George Murray heads into the final round of the Barclays Kenya Open in a share of third place today despite being disappointed with his third-round showing.
The Dundonian, joint second at halfway, believes he is still in with a chance of landing his first European Challenge Tour title since 2010 after adding a level-par 71 to his previous rounds of 68 and 67.
Murray is three behind joint leaders Jordi Garcia Pinto (68) and Tim Sluiter (69), who are on 10-under 203. He is tied for third alongside American Brooks Koepka (68). Three other Scots are in the top nine in Nairobi, and within five shots of the lead.
"I played pretty average today," said Murray, whose sole victory on the Challenge Tour came at the Scottish Hydro Challenge three years ago. "I just never really got going at all.
"I birdied the second and bogeyed the fourth with a wedge in my hand, which was poor. I hit a 6-iron in to 12ft at the fifth and holed that and then bogeyed the sixth with a 9-iron in my hand.
"I hit it stiff at the 10th from 112 yards which was nice but I didn't give myself any chances until the 15th. I thought I had holed my bunker shot but it took an awful bounce and went eight feet past and I missed the putt. It was more stupidity than anything else today. It's not done yet though. Hopefully I can go and shoot six or seven under tomorrow and maybe I'll have a chance."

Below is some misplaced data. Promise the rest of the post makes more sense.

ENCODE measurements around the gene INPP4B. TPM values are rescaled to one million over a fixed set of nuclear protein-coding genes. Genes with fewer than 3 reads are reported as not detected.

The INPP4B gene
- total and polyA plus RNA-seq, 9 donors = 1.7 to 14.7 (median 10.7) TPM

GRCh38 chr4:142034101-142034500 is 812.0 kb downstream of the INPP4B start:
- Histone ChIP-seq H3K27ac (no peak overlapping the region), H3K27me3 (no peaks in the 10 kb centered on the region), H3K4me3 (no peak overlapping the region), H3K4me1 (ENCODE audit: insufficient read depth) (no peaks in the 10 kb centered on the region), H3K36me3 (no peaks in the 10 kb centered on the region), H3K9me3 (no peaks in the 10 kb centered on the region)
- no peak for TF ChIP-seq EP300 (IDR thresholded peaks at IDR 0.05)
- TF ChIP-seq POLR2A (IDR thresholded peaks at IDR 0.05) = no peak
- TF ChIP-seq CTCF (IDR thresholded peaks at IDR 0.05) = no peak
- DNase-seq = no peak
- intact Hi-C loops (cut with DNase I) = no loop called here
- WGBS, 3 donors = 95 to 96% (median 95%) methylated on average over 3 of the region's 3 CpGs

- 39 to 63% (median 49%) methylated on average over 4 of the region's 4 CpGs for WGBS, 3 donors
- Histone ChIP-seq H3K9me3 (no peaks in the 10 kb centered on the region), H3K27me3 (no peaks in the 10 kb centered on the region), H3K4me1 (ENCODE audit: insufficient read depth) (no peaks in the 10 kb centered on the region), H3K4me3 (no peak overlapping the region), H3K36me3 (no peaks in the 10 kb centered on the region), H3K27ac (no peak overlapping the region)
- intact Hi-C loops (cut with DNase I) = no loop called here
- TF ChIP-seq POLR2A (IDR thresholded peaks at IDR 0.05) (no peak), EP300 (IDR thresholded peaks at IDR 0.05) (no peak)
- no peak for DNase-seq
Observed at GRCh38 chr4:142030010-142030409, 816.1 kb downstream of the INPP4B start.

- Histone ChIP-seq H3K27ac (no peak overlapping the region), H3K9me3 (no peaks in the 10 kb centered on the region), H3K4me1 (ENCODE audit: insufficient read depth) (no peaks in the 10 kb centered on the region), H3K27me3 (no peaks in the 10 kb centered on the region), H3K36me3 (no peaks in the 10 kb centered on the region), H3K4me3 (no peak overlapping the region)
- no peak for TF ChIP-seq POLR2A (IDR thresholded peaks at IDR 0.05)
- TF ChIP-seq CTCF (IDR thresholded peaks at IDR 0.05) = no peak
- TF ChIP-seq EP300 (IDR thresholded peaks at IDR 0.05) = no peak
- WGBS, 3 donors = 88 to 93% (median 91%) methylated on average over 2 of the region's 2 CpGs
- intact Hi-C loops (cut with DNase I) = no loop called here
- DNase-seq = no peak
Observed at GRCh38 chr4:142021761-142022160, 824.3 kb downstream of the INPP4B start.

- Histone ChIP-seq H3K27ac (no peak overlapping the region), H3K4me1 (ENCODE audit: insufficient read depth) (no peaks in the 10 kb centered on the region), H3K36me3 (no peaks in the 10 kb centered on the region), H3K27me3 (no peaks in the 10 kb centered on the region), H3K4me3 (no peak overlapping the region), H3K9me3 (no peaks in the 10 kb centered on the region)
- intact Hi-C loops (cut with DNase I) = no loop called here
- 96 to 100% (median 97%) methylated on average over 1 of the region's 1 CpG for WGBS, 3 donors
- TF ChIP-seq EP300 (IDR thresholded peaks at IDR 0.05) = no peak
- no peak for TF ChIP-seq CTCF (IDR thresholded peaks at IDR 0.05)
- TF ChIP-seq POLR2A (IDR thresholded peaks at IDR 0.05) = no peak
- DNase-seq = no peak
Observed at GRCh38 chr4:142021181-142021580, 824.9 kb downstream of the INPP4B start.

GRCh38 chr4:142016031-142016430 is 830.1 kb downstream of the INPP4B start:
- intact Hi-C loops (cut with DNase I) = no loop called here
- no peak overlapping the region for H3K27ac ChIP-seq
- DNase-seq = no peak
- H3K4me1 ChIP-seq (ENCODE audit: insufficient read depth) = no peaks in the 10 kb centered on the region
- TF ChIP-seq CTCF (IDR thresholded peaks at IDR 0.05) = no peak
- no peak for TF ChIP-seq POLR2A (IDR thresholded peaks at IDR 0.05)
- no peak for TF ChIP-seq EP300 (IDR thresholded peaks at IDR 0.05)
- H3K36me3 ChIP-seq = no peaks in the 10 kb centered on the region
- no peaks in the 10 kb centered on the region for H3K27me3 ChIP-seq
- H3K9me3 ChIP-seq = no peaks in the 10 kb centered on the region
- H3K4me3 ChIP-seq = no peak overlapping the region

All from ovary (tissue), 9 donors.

David Law (71), Andrew McArthur (67) and Raymond Russell (72) are all on five-under and in a share of sixth place with England's Sam Hutsby.
In the Africa Open in East London, two South Africans lead the way on home turf after Darren Fichardt shot seven-under-par 65 to join Jaco Van Zyl (68) at the top of the standings on 15 under.
Fichardt fired four birdies and an eagle on the first eight holes, and his day would have been even better but for two bogeys, the second on the 17th. The pair, who are two shots clear, are vying to become the fourth successive South African to win this event.
They were among several players starting out early who were able to make the most of decent conditions before the wind picked up, leaving the frontrunners at halfway with a more difficult task.
The two Scots who survived the cut, David Drysdale and Chris Doak, were among a cluster of players 11 shots behind the lead in a tie for 40th after both shot 71s.